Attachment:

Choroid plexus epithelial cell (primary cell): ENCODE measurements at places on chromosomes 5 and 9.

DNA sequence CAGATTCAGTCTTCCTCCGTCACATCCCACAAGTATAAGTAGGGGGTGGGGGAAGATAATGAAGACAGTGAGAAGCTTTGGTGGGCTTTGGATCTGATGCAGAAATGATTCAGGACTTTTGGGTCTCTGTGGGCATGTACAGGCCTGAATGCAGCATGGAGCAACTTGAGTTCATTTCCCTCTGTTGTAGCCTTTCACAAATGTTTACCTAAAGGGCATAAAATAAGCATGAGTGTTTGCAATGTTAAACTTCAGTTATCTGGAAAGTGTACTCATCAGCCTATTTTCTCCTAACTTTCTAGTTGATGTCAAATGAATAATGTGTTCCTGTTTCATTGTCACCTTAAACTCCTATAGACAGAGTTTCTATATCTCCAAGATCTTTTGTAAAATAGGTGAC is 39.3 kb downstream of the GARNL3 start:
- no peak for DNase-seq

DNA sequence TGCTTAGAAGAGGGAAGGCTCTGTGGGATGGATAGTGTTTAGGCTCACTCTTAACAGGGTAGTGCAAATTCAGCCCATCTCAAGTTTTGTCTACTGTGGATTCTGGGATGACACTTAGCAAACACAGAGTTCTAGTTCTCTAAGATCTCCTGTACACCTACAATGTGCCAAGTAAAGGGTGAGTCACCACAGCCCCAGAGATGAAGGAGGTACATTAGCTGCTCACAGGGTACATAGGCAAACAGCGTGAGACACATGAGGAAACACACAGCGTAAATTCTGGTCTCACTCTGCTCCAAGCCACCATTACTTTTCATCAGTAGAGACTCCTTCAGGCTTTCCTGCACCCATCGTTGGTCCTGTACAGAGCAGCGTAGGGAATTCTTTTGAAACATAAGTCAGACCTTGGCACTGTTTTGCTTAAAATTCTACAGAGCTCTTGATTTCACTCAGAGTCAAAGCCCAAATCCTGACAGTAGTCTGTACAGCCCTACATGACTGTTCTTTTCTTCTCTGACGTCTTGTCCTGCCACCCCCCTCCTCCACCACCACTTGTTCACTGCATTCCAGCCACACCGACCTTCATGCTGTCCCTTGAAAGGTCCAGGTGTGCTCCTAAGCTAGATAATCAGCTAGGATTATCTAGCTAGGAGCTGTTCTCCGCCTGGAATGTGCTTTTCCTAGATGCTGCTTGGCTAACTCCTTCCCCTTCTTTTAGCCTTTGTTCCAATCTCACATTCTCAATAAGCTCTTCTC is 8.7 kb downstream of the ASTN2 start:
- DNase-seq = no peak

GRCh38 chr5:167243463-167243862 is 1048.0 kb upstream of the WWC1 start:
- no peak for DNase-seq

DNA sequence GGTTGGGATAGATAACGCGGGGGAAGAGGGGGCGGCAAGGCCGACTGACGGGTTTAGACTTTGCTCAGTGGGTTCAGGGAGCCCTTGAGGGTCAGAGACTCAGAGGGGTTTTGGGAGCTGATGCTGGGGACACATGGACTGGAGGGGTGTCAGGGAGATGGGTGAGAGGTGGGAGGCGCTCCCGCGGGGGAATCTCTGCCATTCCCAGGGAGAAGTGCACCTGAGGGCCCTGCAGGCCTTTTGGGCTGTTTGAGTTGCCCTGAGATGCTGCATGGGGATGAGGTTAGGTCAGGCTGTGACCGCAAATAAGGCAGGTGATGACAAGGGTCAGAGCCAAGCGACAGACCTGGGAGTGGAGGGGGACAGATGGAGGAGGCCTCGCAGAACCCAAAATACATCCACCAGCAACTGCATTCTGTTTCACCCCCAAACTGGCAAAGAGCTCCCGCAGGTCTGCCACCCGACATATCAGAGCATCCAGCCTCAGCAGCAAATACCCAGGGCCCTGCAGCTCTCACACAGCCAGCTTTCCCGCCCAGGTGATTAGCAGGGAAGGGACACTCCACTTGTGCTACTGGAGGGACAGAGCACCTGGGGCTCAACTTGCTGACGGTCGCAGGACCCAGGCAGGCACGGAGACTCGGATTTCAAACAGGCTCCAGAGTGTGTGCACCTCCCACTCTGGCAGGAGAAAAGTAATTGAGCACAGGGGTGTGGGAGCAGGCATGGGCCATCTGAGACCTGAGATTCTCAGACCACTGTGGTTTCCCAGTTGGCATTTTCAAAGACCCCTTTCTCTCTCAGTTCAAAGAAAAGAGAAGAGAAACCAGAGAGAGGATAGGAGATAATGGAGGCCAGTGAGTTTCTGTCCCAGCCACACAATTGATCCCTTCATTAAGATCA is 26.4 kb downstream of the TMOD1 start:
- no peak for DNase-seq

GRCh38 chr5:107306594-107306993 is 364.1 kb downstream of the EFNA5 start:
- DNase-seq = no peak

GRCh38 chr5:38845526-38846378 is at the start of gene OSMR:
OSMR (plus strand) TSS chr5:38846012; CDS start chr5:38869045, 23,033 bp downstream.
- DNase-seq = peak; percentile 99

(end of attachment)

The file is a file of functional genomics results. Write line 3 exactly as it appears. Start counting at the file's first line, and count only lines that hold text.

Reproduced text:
- no peak for DNase-seq